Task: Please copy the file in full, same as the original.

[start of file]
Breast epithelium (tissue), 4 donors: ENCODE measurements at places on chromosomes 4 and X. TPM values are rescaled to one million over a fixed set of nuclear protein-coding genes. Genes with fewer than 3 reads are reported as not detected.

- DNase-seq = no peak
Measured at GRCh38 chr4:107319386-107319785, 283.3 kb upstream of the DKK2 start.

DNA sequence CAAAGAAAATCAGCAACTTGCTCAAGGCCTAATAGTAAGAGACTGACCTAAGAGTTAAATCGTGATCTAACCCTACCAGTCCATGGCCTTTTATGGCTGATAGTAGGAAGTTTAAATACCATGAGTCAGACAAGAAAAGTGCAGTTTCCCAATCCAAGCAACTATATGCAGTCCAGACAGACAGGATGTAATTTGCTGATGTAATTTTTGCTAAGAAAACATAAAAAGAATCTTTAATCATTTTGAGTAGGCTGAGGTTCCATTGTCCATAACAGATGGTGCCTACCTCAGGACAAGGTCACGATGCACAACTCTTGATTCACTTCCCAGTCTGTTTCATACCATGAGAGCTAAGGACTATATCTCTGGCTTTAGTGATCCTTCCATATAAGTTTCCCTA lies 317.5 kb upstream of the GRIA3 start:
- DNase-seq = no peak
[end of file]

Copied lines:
Breast epithelium (tissue), 4 donors: ENCODE measurements at places on chromosomes 4 and X. TPM values are rescaled to one million over a fixed set of nuclear protein-coding genes. Genes with fewer than 3 reads are reported as not detected.

- DNase-seq = no peak
Measured at GRCh38 chr4:107319386-107319785, 283.3 kb upstream of the DKK2 start.

DNA sequence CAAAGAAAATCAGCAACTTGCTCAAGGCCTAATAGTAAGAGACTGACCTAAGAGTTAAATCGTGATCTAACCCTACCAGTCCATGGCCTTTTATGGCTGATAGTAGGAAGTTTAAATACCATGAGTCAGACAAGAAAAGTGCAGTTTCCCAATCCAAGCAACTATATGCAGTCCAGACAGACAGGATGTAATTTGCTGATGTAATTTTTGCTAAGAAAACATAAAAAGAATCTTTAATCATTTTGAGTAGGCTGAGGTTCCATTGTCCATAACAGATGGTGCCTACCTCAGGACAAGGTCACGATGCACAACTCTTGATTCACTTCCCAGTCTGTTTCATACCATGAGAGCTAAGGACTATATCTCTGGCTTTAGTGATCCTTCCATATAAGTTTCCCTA lies 317.5 kb upstream of the GRIA3 start:
- DNase-seq = no peak